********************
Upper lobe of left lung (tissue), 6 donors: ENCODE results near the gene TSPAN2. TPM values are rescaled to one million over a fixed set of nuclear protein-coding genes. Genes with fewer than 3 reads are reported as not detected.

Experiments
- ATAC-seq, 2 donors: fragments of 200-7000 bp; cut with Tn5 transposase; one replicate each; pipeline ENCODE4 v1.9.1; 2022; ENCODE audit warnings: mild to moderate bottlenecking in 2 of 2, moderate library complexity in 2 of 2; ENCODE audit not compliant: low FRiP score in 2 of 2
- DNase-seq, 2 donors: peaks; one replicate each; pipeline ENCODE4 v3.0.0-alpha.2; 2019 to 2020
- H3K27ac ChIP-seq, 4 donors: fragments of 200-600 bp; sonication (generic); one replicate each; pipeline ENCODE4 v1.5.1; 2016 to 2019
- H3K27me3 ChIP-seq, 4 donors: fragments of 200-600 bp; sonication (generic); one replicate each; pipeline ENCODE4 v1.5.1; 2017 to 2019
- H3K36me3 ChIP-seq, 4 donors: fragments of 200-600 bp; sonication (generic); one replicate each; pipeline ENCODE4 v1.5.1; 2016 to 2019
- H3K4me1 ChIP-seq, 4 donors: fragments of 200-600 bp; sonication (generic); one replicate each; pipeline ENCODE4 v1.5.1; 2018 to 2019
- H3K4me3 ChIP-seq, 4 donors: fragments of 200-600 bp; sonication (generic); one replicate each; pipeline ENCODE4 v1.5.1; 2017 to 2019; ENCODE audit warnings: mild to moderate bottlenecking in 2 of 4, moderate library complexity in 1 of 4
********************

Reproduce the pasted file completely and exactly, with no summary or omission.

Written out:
Upper lobe of left lung (tissue), 6 donors: ENCODE results near the gene TSPAN2. TPM values are rescaled to one million over a fixed set of nuclear protein-coding genes. Genes with fewer than 3 reads are reported as not detected.

Experiments
- ATAC-seq, 2 donors: fragments of 200-7000 bp; cut with Tn5 transposase; one replicate each; pipeline ENCODE4 v1.9.1; 2022; ENCODE audit warnings: mild to moderate bottlenecking in 2 of 2, moderate library complexity in 2 of 2; ENCODE audit not compliant: low FRiP score in 2 of 2
- DNase-seq, 2 donors: peaks; one replicate each; pipeline ENCODE4 v3.0.0-alpha.2; 2019 to 2020
- H3K27ac ChIP-seq, 4 donors: fragments of 200-600 bp; sonication (generic); one replicate each; pipeline ENCODE4 v1.5.1; 2016 to 2019
- H3K27me3 ChIP-seq, 4 donors: fragments of 200-600 bp; sonication (generic); one replicate each; pipeline ENCODE4 v1.5.1; 2017 to 2019
- H3K36me3 ChIP-seq, 4 donors: fragments of 200-600 bp; sonication (generic); one replicate each; pipeline ENCODE4 v1.5.1; 2016 to 2019
- H3K4me1 ChIP-seq, 4 donors: fragments of 200-600 bp; sonication (generic); one replicate each; pipeline ENCODE4 v1.5.1; 2018 to 2019
- H3K4me3 ChIP-seq, 4 donors: fragments of 200-600 bp; sonication (generic); one replicate each; pipeline ENCODE4 v1.5.1; 2017 to 2019; ENCODE audit warnings: mild to moderate bottlenecking in 2 of 4, moderate library complexity in 1 of 4